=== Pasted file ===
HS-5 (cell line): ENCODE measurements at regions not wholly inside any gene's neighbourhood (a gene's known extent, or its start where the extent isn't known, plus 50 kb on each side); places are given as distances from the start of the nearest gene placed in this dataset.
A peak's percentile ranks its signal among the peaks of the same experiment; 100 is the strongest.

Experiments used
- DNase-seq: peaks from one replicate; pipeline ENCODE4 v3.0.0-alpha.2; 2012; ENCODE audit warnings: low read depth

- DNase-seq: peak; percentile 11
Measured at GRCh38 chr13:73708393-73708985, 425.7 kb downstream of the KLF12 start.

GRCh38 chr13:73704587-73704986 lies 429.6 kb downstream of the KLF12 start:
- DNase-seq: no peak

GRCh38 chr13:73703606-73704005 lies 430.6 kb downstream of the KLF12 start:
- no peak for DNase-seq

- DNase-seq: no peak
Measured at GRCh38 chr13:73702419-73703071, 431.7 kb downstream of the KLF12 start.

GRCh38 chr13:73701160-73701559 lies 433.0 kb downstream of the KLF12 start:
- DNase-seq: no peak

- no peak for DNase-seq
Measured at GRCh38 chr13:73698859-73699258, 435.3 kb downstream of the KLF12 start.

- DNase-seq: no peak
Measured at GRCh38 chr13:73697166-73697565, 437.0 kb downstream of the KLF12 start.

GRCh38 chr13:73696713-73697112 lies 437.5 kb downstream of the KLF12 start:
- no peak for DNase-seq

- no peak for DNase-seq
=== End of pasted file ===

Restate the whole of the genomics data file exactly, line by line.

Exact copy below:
HS-5 (cell line): ENCODE measurements at regions not wholly inside any gene's neighbourhood (a gene's known extent, or its start where the extent isn't known, plus 50 kb on each side); places are given as distances from the start of the nearest gene placed in this dataset.
A peak's percentile ranks its signal among the peaks of the same experiment; 100 is the strongest.

Experiments used
- DNase-seq: peaks from one replicate; pipeline ENCODE4 v3.0.0-alpha.2; 2012; ENCODE audit warnings: low read depth

- DNase-seq: peak; percentile 11
Measured at GRCh38 chr13:73708393-73708985, 425.7 kb downstream of the KLF12 start.

GRCh38 chr13:73704587-73704986 lies 429.6 kb downstream of the KLF12 start:
- DNase-seq: no peak

GRCh38 chr13:73703606-73704005 lies 430.6 kb downstream of the KLF12 start:
- no peak for DNase-seq

- DNase-seq: no peak
Measured at GRCh38 chr13:73702419-73703071, 431.7 kb downstream of the KLF12 start.

GRCh38 chr13:73701160-73701559 lies 433.0 kb downstream of the KLF12 start:
- DNase-seq: no peak

- no peak for DNase-seq
Measured at GRCh38 chr13:73698859-73699258, 435.3 kb downstream of the KLF12 start.

- DNase-seq: no peak
Measured at GRCh38 chr13:73697166-73697565, 437.0 kb downstream of the KLF12 start.

GRCh38 chr13:73696713-73697112 lies 437.5 kb downstream of the KLF12 start:
- no peak for DNase-seq

- no peak for DNase-seq